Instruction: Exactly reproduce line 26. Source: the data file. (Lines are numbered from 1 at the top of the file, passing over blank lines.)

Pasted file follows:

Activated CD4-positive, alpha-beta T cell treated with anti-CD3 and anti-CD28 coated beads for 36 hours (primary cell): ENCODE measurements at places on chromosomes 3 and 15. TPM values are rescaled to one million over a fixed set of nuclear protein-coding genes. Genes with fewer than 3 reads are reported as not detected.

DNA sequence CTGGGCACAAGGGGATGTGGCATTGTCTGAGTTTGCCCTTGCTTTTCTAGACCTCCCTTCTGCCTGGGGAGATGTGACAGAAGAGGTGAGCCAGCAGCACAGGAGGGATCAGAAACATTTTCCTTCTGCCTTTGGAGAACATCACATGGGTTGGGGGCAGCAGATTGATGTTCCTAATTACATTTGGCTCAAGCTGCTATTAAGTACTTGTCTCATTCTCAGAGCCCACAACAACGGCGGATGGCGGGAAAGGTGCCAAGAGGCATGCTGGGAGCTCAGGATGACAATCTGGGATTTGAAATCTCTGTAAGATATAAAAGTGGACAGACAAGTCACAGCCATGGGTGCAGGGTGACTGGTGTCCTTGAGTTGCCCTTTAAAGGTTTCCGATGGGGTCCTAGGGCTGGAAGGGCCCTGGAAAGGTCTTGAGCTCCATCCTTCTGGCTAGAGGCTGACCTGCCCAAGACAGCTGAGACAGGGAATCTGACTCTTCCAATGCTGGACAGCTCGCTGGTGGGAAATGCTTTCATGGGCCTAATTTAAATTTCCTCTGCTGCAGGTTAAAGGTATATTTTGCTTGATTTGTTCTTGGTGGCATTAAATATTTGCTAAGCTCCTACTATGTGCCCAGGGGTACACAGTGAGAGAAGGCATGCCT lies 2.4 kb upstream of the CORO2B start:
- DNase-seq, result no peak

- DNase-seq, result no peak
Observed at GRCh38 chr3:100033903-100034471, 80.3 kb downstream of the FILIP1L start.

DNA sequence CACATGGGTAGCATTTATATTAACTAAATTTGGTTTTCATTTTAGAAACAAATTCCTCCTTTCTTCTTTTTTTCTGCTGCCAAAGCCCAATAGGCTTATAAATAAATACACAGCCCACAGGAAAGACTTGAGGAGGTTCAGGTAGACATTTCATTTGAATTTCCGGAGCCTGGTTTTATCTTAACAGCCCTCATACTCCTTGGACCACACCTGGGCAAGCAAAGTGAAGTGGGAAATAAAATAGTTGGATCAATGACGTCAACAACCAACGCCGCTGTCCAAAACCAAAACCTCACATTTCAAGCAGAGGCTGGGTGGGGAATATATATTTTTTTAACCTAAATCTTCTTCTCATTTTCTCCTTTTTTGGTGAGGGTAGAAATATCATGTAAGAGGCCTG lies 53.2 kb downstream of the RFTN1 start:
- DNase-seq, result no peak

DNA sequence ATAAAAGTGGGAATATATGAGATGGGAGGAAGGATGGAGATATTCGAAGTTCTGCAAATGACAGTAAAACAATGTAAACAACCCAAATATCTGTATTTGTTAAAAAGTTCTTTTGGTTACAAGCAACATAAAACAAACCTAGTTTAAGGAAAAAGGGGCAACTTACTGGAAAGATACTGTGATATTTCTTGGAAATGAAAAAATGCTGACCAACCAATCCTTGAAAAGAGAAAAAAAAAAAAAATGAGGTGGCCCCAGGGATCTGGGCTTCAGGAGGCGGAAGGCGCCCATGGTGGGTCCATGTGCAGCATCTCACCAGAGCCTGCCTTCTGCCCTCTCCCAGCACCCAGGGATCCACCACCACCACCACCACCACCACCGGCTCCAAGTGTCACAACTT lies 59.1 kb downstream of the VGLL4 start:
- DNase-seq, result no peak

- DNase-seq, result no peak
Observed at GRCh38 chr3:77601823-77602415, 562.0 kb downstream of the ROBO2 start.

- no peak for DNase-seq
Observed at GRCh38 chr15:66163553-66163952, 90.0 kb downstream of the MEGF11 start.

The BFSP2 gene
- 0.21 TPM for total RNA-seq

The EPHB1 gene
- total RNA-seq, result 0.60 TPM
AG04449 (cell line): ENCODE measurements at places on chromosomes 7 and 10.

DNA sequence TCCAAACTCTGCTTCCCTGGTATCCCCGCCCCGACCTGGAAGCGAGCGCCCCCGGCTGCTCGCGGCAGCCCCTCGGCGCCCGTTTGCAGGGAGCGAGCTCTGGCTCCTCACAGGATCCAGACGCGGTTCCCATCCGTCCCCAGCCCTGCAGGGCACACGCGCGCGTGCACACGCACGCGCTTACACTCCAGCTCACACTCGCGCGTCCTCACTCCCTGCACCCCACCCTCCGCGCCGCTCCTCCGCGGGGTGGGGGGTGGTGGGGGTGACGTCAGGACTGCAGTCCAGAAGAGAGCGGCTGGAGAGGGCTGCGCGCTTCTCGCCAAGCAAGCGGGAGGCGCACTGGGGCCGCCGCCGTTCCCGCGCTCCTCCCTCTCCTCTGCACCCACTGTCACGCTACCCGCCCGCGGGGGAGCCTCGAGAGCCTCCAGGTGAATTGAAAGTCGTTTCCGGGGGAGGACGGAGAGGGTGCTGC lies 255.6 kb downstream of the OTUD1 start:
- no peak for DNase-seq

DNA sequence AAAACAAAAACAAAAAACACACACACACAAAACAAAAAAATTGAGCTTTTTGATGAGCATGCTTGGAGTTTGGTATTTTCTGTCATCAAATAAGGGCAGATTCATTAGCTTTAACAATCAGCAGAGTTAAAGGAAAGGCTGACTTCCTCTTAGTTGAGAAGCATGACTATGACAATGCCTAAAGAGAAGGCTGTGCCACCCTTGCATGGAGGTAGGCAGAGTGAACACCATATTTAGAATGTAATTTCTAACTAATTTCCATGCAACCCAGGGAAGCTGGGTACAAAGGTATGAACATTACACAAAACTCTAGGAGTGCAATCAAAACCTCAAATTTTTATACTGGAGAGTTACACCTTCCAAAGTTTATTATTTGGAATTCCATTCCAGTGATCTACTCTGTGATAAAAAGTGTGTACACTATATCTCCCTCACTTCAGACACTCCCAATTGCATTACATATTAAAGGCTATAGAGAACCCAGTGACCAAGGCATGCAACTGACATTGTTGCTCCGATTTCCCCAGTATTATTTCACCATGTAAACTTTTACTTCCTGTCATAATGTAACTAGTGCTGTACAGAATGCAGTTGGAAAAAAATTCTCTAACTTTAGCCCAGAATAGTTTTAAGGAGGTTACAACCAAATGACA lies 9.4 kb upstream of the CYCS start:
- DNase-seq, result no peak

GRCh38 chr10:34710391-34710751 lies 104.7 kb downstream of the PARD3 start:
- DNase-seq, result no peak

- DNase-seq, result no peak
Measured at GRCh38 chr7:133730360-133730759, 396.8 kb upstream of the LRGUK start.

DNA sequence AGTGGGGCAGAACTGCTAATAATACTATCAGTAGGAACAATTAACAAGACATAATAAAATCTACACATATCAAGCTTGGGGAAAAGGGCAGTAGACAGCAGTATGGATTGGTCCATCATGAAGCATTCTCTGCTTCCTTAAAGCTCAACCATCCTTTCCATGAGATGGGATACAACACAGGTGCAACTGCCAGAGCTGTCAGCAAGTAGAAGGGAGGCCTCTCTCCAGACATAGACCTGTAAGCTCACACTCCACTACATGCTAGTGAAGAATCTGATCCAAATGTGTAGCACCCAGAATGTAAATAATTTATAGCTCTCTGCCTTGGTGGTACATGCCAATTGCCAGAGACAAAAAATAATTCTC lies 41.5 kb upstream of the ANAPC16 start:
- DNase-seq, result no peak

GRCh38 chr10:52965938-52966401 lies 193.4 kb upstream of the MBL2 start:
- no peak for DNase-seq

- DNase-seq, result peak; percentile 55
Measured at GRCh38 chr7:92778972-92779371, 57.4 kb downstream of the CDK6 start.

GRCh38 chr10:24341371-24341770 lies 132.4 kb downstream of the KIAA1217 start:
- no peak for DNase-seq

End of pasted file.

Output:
Measured at GRCh38 chr7:133730360-133730759, 396.8 kb upstream of the LRGUK start.